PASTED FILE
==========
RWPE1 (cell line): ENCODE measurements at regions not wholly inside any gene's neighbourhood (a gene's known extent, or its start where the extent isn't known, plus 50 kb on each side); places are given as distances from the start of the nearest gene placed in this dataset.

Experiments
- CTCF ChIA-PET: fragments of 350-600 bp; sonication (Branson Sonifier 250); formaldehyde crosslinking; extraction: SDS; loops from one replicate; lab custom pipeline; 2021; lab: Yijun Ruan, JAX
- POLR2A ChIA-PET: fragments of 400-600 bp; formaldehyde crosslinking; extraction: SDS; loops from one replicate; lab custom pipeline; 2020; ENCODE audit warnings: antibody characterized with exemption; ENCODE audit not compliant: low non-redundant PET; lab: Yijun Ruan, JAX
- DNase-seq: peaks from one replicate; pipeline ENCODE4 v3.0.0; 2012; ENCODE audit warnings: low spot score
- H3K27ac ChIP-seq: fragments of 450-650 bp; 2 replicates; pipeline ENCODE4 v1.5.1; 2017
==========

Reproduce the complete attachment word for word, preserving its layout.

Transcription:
RWPE1 (cell line): ENCODE measurements at regions not wholly inside any gene's neighbourhood (a gene's known extent, or its start where the extent isn't known, plus 50 kb on each side); places are given as distances from the start of the nearest gene placed in this dataset.

Experiments
- CTCF ChIA-PET: fragments of 350-600 bp; sonication (Branson Sonifier 250); formaldehyde crosslinking; extraction: SDS; loops from one replicate; lab custom pipeline; 2021; lab: Yijun Ruan, JAX
- POLR2A ChIA-PET: fragments of 400-600 bp; formaldehyde crosslinking; extraction: SDS; loops from one replicate; lab custom pipeline; 2020; ENCODE audit warnings: antibody characterized with exemption; ENCODE audit not compliant: low non-redundant PET; lab: Yijun Ruan, JAX
- DNase-seq: peaks from one replicate; pipeline ENCODE4 v3.0.0; 2012; ENCODE audit warnings: low spot score
- H3K27ac ChIP-seq: fragments of 450-650 bp; 2 replicates; pipeline ENCODE4 v1.5.1; 2017